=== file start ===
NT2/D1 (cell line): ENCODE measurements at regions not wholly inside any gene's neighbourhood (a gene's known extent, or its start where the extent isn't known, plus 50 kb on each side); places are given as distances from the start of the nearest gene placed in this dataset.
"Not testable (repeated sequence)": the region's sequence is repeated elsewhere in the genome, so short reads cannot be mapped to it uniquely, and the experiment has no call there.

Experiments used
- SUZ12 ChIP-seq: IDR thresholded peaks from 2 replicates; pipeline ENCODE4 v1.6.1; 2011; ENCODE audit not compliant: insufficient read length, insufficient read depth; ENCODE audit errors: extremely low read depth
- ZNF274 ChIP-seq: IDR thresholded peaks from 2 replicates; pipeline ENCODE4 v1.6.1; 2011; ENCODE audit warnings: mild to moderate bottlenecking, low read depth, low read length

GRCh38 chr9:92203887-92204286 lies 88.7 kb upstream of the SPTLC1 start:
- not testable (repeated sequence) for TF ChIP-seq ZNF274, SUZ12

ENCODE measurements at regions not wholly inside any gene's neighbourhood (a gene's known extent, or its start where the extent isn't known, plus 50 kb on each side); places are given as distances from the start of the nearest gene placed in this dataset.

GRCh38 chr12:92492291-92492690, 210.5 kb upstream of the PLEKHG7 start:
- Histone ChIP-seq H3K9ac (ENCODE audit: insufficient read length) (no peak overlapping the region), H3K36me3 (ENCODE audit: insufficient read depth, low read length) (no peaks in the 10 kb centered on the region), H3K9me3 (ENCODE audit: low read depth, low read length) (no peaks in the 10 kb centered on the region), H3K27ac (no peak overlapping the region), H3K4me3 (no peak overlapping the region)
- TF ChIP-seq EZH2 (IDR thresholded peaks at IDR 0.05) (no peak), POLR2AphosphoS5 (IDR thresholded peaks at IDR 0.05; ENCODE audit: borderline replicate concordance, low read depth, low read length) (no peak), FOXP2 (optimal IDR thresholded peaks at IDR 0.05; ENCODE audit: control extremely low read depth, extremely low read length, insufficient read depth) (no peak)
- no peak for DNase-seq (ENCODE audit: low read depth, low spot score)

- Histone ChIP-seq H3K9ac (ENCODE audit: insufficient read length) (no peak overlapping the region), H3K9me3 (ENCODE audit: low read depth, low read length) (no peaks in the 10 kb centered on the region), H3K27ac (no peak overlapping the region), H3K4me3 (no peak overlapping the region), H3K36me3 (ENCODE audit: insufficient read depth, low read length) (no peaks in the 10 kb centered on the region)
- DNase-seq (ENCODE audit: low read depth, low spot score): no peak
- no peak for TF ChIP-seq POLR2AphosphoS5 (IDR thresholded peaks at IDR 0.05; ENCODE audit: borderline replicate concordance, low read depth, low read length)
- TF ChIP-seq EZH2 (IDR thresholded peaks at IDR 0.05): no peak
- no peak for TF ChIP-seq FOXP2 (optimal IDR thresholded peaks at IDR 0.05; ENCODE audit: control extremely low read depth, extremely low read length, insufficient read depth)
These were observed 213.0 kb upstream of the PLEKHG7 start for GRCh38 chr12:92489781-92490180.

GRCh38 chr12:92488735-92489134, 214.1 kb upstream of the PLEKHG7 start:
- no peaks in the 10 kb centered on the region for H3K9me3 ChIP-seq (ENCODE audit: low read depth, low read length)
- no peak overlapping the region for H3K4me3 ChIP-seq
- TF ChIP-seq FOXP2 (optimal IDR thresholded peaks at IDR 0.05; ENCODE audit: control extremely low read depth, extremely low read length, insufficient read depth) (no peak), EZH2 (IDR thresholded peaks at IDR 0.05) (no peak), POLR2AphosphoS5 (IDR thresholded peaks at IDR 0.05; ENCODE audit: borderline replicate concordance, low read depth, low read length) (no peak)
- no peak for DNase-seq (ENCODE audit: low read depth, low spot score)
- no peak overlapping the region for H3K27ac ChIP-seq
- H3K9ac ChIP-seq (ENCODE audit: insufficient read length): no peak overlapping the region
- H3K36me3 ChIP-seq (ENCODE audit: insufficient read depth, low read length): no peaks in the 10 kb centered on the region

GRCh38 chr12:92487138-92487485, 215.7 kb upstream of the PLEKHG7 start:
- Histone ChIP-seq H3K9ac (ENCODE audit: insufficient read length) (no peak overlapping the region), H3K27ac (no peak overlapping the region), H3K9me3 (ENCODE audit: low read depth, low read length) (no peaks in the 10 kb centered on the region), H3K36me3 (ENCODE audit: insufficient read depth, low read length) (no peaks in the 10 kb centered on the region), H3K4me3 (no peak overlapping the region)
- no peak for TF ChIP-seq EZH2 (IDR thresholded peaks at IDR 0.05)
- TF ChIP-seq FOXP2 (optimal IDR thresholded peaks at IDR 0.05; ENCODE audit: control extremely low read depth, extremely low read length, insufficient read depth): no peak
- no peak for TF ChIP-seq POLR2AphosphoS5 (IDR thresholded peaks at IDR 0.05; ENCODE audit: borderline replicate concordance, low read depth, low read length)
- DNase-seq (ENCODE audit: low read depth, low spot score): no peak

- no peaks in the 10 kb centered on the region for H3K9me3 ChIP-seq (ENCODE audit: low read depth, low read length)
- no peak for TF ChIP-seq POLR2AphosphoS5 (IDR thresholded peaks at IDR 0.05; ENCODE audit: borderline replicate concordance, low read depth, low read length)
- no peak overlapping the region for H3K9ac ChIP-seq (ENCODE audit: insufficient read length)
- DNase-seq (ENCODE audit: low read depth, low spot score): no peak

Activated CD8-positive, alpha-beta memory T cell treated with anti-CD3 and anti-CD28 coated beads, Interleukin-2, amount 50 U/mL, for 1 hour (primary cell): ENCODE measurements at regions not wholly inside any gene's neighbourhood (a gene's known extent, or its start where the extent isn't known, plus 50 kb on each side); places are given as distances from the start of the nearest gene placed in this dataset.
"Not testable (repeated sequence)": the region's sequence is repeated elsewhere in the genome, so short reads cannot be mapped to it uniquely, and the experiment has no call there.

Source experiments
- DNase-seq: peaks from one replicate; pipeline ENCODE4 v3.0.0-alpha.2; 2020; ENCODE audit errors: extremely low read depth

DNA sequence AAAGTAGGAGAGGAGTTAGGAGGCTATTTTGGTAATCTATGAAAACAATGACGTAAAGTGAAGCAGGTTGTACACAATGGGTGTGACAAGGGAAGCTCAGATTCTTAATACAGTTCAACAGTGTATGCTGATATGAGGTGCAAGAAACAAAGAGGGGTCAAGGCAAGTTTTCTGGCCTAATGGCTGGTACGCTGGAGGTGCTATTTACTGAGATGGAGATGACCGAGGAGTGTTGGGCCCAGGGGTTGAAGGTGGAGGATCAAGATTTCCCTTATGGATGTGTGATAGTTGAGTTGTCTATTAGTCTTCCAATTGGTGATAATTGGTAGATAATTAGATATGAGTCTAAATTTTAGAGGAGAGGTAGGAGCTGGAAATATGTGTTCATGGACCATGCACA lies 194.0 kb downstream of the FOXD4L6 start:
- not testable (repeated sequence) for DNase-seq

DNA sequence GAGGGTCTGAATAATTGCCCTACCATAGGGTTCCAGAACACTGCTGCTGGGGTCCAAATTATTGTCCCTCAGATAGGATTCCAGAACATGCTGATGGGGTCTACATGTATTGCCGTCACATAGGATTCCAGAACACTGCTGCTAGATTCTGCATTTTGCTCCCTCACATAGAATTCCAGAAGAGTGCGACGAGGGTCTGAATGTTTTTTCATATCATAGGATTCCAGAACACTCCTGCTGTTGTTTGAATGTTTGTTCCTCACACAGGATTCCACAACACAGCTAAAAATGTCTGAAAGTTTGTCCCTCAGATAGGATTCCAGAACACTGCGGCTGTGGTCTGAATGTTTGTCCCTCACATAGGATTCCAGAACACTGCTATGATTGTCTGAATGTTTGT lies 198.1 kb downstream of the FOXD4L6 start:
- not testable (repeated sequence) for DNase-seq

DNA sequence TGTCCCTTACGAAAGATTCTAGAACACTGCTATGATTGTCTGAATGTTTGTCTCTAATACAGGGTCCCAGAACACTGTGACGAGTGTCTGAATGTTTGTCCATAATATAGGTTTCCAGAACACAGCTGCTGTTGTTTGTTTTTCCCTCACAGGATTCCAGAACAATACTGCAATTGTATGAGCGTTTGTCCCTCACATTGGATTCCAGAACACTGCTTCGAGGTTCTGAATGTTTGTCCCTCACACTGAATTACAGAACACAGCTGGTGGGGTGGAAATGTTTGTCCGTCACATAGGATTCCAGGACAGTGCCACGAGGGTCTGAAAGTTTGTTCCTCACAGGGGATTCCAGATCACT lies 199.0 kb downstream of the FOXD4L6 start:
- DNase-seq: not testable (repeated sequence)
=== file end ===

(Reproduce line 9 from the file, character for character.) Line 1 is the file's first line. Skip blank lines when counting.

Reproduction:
GRCh38 chr12:92492291-92492690, 210.5 kb upstream of the PLEKHG7 start: